Team steps up to cover costs
I would like to commend the McMurray girls basketball team and its coaches, Rochelle Wolf and Kevin Linnell. Several weeks ago there was some vandalism on a team bus off-Island. When confronted with the damage, Rochelle and Kevin took immediate responsibility — even though the damage could not be directly attributed to their team — and the girls had a bake sale to cover the cost of the repairs.
We are very fortunate to have such fine coaches on Vashon who not only promote good skills and sportsmanship but also promote these kinds of ethics. We are also lucky to have great students who follow the examples of these coaches.
Thanks again, McMurray girls basketball team.
Corps should take the long view
People say the future is impossible to predict with absolute certainty. All we know for certain is what has happened in the past: “Maury Island is a small island in Puget Sound in the U.S. state of Washington. It is connected to Vashon Island by an isthmus built by the United States Army Corps of Engineers,” Wikipedia states.
The construction of this isthmus in 1916 was a pragmatic solution to the obvious problem: how to get vehicles between Vashon and Maury Islands.
Before the construction of the isthmus, the tides used to flow between the islands and effectively flushed inner Quartermaster Harbor (between Vashon and Maury) twice a day.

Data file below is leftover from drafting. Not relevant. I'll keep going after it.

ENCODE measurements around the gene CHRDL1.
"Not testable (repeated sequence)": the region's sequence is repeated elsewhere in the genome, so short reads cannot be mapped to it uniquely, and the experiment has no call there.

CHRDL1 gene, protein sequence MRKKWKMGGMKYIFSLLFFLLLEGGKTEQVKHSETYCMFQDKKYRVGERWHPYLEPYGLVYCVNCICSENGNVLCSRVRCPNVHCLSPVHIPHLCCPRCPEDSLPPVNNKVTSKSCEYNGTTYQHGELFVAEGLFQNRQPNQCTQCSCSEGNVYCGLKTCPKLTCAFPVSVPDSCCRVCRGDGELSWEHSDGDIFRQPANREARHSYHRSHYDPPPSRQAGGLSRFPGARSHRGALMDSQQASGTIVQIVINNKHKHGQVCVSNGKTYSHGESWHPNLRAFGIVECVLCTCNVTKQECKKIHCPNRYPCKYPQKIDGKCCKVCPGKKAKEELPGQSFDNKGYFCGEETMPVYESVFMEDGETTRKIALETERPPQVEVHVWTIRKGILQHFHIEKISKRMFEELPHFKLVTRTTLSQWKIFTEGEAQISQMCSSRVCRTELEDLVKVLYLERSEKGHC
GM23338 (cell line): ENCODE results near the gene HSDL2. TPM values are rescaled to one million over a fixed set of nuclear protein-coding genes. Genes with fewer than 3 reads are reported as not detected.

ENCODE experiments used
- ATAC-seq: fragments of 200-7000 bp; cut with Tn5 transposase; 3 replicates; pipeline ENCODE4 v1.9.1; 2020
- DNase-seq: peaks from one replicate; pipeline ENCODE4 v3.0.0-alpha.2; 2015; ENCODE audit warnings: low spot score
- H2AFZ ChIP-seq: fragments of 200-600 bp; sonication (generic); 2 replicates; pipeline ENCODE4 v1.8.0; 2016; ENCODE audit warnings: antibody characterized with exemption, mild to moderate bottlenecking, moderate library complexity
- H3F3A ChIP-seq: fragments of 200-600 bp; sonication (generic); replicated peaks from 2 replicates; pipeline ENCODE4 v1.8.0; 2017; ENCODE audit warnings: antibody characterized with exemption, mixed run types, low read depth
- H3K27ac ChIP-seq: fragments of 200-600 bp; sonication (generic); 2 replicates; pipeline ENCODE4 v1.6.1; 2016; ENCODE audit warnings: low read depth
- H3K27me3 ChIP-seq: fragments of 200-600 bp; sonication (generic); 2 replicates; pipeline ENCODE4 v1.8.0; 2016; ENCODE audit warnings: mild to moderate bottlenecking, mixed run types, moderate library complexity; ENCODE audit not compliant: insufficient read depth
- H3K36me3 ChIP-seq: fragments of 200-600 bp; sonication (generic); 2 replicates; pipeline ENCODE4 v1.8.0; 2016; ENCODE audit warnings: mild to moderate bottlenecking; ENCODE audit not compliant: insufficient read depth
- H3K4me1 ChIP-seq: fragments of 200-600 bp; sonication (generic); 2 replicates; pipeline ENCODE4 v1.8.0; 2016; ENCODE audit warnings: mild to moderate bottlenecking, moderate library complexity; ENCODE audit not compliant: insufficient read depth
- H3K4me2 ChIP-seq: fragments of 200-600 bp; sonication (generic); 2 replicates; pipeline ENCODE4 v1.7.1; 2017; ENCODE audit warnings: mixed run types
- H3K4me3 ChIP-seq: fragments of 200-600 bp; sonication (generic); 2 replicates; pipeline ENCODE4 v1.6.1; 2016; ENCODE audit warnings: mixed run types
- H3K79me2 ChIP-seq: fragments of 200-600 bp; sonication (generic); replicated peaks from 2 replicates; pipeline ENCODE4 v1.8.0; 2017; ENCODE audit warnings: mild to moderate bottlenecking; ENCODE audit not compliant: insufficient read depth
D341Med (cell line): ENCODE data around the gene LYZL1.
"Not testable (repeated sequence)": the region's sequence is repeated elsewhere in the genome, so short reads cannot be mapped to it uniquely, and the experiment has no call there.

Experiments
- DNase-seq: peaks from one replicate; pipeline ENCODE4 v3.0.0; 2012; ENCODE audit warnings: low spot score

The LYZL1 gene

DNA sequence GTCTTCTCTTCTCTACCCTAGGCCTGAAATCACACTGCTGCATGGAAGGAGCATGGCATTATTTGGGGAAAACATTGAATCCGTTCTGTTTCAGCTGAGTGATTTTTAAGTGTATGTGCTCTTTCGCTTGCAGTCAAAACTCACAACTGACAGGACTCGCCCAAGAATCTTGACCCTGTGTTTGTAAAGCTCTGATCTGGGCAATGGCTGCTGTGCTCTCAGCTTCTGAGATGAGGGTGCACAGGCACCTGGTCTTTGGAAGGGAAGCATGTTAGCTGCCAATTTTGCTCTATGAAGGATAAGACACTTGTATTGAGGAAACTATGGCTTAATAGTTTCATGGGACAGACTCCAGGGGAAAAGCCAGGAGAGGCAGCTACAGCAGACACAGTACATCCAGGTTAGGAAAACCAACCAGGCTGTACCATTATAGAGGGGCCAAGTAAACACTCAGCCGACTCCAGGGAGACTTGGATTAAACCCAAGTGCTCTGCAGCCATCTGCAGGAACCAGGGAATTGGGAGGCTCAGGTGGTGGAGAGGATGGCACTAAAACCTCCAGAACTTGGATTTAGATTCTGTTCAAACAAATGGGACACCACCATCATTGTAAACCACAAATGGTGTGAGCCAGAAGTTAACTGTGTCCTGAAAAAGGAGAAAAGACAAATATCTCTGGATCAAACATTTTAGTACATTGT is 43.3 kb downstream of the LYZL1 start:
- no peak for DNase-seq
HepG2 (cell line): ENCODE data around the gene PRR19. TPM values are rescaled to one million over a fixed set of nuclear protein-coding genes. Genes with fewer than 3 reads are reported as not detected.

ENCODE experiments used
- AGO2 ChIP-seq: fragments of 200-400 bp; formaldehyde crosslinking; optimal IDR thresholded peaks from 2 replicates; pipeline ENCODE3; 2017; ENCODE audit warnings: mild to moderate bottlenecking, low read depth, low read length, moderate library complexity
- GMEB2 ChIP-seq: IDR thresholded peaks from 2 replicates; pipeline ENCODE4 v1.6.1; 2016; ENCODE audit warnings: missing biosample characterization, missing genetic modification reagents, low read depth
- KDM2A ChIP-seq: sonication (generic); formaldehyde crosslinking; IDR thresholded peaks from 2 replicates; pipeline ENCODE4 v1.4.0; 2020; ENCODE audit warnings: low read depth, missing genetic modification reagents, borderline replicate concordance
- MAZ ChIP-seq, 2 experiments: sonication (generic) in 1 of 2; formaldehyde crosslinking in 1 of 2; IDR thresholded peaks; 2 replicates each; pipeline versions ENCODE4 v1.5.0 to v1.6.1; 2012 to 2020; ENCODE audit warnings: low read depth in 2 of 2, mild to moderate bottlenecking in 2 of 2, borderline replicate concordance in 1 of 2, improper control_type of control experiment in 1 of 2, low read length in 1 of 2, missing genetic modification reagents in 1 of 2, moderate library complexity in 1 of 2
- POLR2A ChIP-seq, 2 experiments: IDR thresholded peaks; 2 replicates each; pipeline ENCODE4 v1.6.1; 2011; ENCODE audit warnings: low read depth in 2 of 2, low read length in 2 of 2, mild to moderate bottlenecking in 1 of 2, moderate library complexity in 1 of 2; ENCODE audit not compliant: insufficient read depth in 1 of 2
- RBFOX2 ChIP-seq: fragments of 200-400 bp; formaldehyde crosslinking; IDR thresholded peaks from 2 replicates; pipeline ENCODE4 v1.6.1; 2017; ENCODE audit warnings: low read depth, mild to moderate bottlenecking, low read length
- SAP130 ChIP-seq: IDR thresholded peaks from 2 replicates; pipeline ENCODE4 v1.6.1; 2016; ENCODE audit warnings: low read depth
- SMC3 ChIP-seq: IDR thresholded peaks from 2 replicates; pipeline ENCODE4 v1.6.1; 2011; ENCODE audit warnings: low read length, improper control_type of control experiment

When the isthmus was built this flushing action stopped.
More than 90 years have passed, and the inner harbor has filled with sediment and pollution, making it warmer and more stagnant then it once was and thereby causing it to be plagued by frequent red tides and low oxygen levels. In the summer the most prevalent forms of marine life are jellyfish and crabs, which are rendered inedible by the pollution and red tides.
This is the same harbor the natives say teemed with so many salmon that you could hear their spring runs from shore.
In hindsight a better solution might have been a bridge, but it’s too late now. A pragmatic, short-term solution has become a long-term nightmare.
No one is asking the Army Corps of Engineers to solve this problem now or to apologize. What we are asking is that they learn from their past mistakes and not repeat them in the future.
It behooves the Corps to take the long view because what they decide will be with the Island forever.
The future is predictable if you make it so.
Four cats and a dog have been hit
How many cats do I have to lose before people begin to drive slower on S.W. 280th St.? So far I have had four cats hit (three killed outright). The fourth cat’s recovery seems to be going OK but is still in limbo. I have one cat left that has not been hit.
My neighbor’s granddaughter has a dog that was hit, and it took most of the woman’s monthly income to pay the vet bills.
I do not know how many more animals will die before everyone stops driving so fast here. Perhaps the next time it will be a child. Is that really what it will take?
I hope not!